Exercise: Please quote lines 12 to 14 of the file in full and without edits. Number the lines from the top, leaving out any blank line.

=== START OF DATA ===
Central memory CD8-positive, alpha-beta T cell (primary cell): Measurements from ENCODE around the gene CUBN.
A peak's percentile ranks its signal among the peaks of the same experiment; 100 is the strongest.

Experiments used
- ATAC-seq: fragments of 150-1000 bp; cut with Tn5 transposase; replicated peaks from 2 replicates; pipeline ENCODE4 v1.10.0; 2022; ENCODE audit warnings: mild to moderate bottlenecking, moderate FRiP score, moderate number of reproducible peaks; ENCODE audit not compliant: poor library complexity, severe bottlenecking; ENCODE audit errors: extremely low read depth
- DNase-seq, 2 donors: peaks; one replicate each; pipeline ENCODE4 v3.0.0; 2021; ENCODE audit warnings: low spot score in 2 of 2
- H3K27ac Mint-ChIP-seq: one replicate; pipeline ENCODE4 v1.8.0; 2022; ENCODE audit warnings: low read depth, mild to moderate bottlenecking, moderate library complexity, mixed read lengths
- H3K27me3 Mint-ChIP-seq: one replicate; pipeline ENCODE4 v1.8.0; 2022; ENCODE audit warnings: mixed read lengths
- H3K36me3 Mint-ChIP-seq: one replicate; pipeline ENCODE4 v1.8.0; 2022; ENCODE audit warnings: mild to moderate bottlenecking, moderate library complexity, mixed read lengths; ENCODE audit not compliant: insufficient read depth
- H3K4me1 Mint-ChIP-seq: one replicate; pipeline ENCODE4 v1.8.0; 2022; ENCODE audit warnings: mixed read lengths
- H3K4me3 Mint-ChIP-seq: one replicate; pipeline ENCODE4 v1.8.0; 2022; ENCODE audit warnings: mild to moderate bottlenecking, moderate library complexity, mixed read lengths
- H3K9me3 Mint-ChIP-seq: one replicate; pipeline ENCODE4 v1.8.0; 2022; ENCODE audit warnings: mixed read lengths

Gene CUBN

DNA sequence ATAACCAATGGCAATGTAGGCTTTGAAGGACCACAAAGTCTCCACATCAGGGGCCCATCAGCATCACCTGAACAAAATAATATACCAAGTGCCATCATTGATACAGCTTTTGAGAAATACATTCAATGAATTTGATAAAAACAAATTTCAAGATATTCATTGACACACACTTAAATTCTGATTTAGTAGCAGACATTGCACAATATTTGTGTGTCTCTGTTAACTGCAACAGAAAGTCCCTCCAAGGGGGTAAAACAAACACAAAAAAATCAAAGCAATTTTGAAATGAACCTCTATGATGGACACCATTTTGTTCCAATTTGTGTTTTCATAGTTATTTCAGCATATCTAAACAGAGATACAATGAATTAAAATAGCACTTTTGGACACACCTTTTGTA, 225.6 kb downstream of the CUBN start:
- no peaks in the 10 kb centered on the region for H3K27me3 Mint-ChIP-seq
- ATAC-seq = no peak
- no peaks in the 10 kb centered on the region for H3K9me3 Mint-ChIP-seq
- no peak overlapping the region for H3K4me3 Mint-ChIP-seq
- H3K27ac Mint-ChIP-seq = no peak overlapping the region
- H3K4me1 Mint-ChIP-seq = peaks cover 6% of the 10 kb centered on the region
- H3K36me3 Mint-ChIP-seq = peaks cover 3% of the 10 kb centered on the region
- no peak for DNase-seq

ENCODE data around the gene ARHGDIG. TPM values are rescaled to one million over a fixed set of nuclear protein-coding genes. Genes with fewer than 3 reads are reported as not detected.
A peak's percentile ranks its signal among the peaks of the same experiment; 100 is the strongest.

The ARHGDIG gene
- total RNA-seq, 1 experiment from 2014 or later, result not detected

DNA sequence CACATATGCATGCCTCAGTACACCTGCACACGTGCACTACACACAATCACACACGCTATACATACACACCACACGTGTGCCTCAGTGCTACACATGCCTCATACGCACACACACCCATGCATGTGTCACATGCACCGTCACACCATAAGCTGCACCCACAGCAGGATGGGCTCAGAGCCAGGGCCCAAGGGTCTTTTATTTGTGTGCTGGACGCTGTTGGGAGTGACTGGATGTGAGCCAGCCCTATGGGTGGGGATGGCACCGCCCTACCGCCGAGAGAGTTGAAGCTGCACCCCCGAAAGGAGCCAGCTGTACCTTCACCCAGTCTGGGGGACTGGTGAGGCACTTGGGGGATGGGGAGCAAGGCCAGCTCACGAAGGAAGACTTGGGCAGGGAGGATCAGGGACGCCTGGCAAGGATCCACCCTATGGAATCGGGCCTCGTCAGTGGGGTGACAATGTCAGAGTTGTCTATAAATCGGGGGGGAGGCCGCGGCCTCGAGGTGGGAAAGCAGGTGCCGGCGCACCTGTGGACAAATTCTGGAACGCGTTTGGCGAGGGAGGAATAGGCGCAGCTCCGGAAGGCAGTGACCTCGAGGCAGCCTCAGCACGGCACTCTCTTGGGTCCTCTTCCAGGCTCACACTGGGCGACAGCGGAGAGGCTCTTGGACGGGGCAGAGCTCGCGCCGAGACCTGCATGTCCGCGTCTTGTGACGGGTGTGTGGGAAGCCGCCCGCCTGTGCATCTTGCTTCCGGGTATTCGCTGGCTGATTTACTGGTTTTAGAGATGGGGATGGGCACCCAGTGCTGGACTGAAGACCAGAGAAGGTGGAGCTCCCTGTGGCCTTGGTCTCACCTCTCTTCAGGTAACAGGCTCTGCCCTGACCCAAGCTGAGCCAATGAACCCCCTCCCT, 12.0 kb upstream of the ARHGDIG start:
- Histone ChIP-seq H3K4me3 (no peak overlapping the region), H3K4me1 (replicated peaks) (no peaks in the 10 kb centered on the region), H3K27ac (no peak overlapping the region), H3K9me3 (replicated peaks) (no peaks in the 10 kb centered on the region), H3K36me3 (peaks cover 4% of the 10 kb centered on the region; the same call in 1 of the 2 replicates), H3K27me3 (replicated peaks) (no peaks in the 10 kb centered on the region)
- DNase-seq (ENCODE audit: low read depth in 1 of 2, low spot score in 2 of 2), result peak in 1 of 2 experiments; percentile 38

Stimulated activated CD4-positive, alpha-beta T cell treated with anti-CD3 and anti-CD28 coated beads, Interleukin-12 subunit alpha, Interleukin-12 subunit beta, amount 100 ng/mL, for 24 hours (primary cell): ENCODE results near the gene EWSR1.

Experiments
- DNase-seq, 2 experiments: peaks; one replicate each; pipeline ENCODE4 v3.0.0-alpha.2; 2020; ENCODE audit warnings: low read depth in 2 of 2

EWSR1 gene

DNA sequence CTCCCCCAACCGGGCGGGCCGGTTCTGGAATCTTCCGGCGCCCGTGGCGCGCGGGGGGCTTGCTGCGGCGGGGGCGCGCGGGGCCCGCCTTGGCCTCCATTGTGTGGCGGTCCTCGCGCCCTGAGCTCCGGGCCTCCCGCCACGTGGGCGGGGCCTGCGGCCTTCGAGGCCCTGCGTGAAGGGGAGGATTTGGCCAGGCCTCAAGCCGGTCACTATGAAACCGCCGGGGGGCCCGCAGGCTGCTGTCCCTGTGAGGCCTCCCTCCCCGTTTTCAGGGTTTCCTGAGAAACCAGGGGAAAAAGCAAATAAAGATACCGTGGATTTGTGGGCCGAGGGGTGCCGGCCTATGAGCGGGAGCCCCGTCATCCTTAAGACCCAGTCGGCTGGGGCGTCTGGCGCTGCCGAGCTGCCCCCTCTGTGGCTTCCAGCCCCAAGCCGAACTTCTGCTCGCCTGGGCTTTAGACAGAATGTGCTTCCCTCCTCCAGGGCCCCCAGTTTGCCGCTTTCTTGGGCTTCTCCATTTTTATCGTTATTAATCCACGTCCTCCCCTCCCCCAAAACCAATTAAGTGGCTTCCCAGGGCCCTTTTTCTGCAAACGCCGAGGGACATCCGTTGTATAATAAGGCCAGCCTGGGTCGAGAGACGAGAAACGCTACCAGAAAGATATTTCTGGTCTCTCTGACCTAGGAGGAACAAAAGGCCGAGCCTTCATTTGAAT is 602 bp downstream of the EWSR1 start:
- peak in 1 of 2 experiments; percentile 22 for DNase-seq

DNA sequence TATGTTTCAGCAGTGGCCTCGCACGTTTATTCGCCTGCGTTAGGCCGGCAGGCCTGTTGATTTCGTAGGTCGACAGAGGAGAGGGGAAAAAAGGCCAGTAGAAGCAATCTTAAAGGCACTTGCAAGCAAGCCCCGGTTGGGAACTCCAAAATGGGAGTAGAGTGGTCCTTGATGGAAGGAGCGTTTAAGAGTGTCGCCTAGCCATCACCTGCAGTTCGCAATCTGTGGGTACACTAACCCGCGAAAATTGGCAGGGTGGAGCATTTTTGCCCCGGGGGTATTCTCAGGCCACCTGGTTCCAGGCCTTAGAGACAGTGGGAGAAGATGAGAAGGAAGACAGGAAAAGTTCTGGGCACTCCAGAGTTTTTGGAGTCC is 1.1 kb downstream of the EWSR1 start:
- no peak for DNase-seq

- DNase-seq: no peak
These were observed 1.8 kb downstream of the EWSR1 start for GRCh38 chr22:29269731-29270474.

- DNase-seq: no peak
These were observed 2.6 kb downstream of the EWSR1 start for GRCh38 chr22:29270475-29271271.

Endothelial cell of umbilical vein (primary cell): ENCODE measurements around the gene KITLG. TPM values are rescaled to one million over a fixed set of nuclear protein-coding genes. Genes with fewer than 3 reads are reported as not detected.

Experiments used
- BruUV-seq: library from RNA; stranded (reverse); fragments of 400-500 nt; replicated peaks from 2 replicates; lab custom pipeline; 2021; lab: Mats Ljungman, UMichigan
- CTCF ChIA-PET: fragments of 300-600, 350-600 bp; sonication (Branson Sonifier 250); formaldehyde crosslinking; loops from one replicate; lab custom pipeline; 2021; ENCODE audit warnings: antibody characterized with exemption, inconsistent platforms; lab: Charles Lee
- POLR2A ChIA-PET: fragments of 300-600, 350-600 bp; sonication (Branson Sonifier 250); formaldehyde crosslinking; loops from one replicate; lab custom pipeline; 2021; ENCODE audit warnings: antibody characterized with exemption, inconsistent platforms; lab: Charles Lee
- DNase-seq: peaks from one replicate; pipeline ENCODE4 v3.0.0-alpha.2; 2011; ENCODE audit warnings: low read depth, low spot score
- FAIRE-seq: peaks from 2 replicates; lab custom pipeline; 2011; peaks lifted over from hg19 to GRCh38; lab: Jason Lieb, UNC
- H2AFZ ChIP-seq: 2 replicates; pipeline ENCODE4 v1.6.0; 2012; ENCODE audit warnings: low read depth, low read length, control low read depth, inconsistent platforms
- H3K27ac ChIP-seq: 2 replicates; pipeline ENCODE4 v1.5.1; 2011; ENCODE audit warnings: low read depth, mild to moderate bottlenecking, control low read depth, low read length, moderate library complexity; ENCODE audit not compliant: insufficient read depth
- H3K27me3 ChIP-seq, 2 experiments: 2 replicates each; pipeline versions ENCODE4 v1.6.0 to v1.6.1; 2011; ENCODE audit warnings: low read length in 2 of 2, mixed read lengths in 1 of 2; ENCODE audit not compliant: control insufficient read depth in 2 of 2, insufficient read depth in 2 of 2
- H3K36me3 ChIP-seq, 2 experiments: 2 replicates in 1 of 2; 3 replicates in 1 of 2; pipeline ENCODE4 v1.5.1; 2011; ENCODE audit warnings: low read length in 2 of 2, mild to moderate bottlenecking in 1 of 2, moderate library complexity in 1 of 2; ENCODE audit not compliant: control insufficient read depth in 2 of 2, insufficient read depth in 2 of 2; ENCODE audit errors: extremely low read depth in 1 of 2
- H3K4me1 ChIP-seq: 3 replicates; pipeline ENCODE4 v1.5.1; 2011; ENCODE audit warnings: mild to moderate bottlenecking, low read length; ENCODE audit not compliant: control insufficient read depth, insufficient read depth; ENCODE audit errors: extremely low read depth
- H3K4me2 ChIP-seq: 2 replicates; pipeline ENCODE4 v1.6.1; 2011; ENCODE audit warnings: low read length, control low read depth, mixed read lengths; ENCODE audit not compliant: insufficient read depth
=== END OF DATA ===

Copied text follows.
Gene CUBN

DNA sequence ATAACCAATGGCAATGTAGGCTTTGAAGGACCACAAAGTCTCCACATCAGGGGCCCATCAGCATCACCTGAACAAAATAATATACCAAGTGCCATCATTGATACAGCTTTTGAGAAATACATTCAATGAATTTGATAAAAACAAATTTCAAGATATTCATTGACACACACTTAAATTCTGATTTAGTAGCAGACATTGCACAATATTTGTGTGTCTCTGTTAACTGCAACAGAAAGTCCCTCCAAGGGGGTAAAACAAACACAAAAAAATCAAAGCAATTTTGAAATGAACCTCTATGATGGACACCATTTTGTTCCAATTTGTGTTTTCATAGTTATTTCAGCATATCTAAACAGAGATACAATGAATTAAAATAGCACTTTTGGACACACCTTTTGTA, 225.6 kb downstream of the CUBN start:
- no peaks in the 10 kb centered on the region for H3K27me3 Mint-ChIP-seq